It’s a circle I cannot square.
I am, however, a realist. Despite the best efforts of the eco-nuts who seem to care less about the environment and more about punishing people they hate politically, cars are here to stay for the foreseeable future.7 Me, a partial Luddite, saying this should mean something. And as long as I’m driving, I want my chances of survival to approach airplane-levels, and you should too.
It’s why unwritten codes exist, in driving and in everything. If we tried to enumerate all of this stuff, we’d go mad. Sometimes you just have to feel, listen, observe, learn.
The deep lore of America’s roadways is but one example of these things. Everybody knows you can’t quite trust someone’s blinker, but you should still use them.8 Everybody knows you shouldn’t ride someone’s vehicular ass.9 You drive slowly in parking lots. You let people merge. And so on.
However, things like this require a modicum of social trust. If you see the drivers of other cars as actual human beings, you will drive safer. Otherwise, they’re no different than statistics on a government spreadsheet or someone on the other side of a smartphone screen.
Good driving also requires intelligence10 and self-control. Some statistics, if you believe them, say that drivers have gotten worse. I haven’t kept detailed notes during my 26 years as a driver, but sure, it feels like my fellow road warriors have gotten worse. Maybe I have too. Maybe the degradation of driving acumen is just another sign of our long, slow national decline. It used to be putting on makeup and listening to music while driving was the killer. Now it’s texting.
Don’t even get me started on drunk driving. Cars and other heavy machinery have made alcohol an even deadlier substance than ever. Did you ever hear about the dangers of drunk horseback riding? Me neither. The automobile has unleashed horrors beyond our comprehension. Now that weed is increasingly legal, we’re going to be dealing with stoned drivers too.11 Just kill me now.12
Or don’t, actually. If I’m going to have to be driving regularly for the rest of my life, I’d rather not die thanks to your stupid driving, thanks.
I am completely justified in spewing invective at the moron who treats a yield sign like a signal to speed up, stop signs as optional, and the busy highway as a personal racetrack. To the people who drift into my lane without warning? You should face severe corporal punishment. Drink drivers deserve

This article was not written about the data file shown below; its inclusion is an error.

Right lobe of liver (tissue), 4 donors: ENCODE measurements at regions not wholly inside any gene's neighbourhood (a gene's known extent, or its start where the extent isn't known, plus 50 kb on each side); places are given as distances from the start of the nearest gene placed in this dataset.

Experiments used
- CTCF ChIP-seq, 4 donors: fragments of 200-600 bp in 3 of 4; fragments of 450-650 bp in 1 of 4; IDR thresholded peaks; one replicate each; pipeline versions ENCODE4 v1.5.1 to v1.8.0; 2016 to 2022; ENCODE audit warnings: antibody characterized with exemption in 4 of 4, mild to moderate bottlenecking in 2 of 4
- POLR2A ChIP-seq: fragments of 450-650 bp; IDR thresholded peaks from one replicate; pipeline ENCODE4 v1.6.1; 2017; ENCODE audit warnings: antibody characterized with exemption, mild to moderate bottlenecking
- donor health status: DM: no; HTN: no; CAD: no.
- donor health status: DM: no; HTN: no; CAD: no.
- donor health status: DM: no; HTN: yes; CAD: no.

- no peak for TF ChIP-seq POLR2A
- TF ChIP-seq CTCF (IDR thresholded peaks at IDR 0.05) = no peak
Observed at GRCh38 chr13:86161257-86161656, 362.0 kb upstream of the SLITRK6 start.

the death penalty to lose their right to operate anything more complicated than an Atari 260013 forever. You are scum, end of story. If you do things that put my life or the life of my family in danger on the road, I hate you . . . as a driver. You need to follow the code, man! Everybody gets off the road alive.
Psych! The world has always been mad.
According to my lazy man’s research, a road warrior is someone who travels, often as a part of their job, and does work at the same time. For those of you who like to scream out “Source? Source?”, just Google it, man . . .
This has a cute name, “drowsy driving,” that I don’t like, but over 600 Americans die due to this, which is not cute at all. Souce: https://www.nhtsa.gov/risky-driving/drowsy-driving
If you know, you know.
The areas near where a freeway divides a city often have high crime, low property values, and are just plain gross.
Yes, we could theoretically all die in a nuclear war, some new disruptive technology could emerge, the Second Coming could happen tomorrow, I get it. Just roll with me here.
I might be a current Massachusettsan, but I grew up and learned to drive in New Hampshire.
This is one of those things everybody hates, yet some people still do.
One time my friend at work, who also hates other drivers, told me he thinks there should be an IQ requirement to get a license. “What’s the cutoff?” I asked. “I dunno, 100, 115?” he replied. “Man, there’d be barely anyone on the road.” His response: “Sounds like fuckin’ paradise.” I agree (presuming I make the cutoff).
Nobody lives in more denial than potheads. I’ve had people tell me with a straight, albeit droopy-eyed, face that being high actually makes you a better driver. The reason? “Trust me, bro.”
Honestly, the numbers on this aren’t as well-studied—see https://www.nytimes.com/2022/04/12/well/live/driving-while-high-marijuana.html—but give it time.
Even this might be too complicated for some.